Twenty years ago, my world turned upside down. It’s seems so strange to say something happened to me twenty years ago. Man I feel old.
Twenty years ago the world lost a beautiful person. A son, brother, nephew, cousin, friend. His adorable smile could charm anyone. His eyes, like heaven’s stars, could light up any room. He was a mysteriously, complicated person. One who seemed to have it all together. He had plans, goals, and dreams. One of which, was the car he was planning to buy when he turned 16. Too bad he passed away 4 months before his birthday. But I still remember how he would talk about that car.
I remember the night we lost him. And the weeks leading up to his death. And I know that those events forever changed the person I was meant to be. His death made me who I am. As the years pass, I mourn for him in different ways. Initially, of course, it was mourning the loss of my friend/boyfriend (I was 13, he was 15, what do you call that?)
Now as an adult, I mourn for the younger me who had to deal with that at such a young age. I mourn for the man he would have become. I mourn for all of us who knew him and loved him so deeply. As a parent, I mourn even more for his parents, knowing I could never imagine the pain they felt during that time and even still. My oldest child is now 15, the same age he was when he was taken from this world. I cannot even begin to fathom losing a child.
I have talked about him often over the years with friends, family, and even strangers. His death was caused by something so stupid, yet so typical of the age group. The teen years are full of exploration and experimentation. I get that. But losing someone because of curiosity and the need to fill some time, well that’s just unfair. I have used his death as a lesson for my own children, warning them of the dangers of drugs, alcohol, and especially “huffing”.
If you don’t know what huffing is or how negatively it can impact your life, please do some research. Huffing is inhaling chemicals to get high. In this case, gasoline. Can you imagine gasoline being the last thing you smell in this world? Gasoline is something we all need regularly in order to get around in our vehicles, run our lawn mowers, etc. Can you imagine how that smell has impacted all of us who loved him? Can you imagine filling up your gas tank knowing that something you need is the same thing that wrecked your world?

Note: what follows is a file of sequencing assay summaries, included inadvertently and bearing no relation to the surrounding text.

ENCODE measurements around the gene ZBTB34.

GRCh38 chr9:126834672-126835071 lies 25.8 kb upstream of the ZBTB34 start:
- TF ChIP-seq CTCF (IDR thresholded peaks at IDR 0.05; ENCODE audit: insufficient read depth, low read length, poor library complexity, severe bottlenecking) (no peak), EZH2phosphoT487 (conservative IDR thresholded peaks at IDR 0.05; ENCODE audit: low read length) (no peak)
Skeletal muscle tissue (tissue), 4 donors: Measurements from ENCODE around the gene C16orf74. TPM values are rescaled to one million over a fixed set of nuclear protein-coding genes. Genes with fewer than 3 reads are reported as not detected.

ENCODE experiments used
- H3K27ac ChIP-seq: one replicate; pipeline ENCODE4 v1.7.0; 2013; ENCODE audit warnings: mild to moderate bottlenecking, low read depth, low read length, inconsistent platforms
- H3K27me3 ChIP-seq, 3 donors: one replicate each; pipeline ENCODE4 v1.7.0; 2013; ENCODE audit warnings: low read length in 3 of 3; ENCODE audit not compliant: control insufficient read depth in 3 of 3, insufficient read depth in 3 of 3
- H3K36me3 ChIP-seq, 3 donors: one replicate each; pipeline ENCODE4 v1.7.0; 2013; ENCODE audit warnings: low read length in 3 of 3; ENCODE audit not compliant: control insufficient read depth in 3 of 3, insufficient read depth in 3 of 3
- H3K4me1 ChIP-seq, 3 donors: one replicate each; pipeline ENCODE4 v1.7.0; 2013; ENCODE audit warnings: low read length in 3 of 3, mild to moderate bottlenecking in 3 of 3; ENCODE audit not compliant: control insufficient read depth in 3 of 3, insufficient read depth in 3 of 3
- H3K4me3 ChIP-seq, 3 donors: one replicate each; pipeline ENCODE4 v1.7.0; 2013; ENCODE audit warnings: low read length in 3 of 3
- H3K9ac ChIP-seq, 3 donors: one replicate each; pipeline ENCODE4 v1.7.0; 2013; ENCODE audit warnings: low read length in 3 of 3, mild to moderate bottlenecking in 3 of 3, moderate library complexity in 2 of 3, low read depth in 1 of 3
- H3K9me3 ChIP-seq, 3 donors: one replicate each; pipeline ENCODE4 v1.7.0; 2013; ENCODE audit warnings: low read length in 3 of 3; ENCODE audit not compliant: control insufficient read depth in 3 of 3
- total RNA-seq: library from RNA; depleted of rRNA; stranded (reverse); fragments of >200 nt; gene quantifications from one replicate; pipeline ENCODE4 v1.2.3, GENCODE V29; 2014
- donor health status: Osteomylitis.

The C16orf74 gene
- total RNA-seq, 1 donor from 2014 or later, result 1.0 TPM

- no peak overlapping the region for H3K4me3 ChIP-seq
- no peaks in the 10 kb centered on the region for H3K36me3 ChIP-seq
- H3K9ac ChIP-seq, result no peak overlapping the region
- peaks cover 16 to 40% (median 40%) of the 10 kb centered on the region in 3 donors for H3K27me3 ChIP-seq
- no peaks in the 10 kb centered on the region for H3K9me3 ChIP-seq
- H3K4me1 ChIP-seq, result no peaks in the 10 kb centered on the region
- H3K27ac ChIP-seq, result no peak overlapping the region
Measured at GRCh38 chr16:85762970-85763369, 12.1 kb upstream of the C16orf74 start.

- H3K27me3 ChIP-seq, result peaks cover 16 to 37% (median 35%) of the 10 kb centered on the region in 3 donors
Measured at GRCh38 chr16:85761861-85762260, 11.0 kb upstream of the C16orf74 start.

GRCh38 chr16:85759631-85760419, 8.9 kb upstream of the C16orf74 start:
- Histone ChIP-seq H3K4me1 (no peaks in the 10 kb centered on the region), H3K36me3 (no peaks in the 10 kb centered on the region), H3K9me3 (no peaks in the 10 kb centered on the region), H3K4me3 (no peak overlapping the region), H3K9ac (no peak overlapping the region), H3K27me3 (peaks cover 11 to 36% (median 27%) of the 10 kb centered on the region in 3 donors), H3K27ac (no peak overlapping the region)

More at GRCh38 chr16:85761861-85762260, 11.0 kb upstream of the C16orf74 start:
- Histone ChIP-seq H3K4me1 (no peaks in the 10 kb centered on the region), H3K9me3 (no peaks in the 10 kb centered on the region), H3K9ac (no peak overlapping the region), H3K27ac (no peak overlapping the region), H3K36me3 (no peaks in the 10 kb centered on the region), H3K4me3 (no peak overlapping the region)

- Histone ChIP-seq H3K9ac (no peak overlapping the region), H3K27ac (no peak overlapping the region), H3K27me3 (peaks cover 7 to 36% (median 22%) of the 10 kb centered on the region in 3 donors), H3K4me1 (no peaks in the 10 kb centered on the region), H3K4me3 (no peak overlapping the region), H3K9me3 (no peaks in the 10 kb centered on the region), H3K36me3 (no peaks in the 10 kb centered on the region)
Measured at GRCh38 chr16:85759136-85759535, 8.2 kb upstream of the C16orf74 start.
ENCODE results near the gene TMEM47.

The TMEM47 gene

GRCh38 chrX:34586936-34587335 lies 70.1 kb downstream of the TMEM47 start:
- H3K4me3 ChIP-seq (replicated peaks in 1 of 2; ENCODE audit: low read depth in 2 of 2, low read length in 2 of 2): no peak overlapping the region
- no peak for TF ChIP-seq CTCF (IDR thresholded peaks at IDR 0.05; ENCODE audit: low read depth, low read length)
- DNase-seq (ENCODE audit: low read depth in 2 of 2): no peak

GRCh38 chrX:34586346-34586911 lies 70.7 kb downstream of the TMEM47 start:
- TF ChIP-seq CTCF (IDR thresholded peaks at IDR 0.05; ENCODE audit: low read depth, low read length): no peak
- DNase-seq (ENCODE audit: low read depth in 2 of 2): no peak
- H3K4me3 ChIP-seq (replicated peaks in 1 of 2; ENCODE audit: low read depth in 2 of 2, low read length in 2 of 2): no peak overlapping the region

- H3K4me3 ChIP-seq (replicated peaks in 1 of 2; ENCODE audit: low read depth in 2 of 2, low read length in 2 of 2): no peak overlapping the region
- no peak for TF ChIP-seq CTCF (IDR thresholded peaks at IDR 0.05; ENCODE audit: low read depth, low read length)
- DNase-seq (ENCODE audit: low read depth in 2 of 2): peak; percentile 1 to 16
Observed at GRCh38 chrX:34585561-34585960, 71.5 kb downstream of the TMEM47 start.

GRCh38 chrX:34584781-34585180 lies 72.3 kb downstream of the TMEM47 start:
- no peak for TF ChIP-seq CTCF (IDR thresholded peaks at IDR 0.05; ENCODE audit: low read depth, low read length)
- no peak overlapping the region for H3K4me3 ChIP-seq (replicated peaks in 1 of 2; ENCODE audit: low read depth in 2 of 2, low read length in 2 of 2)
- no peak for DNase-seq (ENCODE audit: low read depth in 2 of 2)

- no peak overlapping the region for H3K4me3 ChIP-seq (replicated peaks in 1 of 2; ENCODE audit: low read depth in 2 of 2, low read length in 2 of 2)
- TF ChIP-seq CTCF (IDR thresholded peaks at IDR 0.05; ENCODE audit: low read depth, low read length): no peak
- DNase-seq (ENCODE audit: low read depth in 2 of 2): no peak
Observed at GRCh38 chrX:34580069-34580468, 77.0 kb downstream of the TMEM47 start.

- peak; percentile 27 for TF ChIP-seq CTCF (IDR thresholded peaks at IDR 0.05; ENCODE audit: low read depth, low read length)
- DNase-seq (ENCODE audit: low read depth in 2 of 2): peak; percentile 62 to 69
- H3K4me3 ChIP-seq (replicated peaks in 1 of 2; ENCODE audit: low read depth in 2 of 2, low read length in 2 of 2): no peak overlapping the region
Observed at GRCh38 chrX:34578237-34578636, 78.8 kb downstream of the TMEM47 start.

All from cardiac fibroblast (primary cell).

Anyway, I’m getting off topic. Considering it’s the twentieth anniversary of his death, I decided it’s time to take my children to his grave. Over the years they have heard all about him, especially during lectures. But I feel now is the time to finally solidify the lessons. Seeing his headstone will surely have an impact. (And NO, I am not looking for opinions on that topic).
When I say this event changed my world, that is no exaggeration. For a long time, I wanted to die too. I wanted to join him wherever he went after this life. I no longer wanted to live knowing that he would never come back. After his death, I began writing. As soon as I find those journals full of poetry, I will share them with you all here. Until then, warn others in your life of the dangers of huffing. And when you hug your children, hug them much tighter than the last time.
I have no idea what path my life may have taken if he had not died. Would we have been high school sweethearts who would have later married and had the perfect, picket fence life? Or would we have had a nasty, knock down, drag out break up after prom? Who knows? But I know that I would prefer that either of those had happened rather than what actually did happen. Even if we had lost touch and ended up hating each other, I would still rather that he be alive and not buried in the cold, hard ground.
I will miss him every single day for the rest of my life. But my belief that I will see him again one day keeps him in my heart. I hope that he is proud of who I’ve become and I like to think he’s smiling down on me.
Until we meet again, Brooks, you are forever in my heart.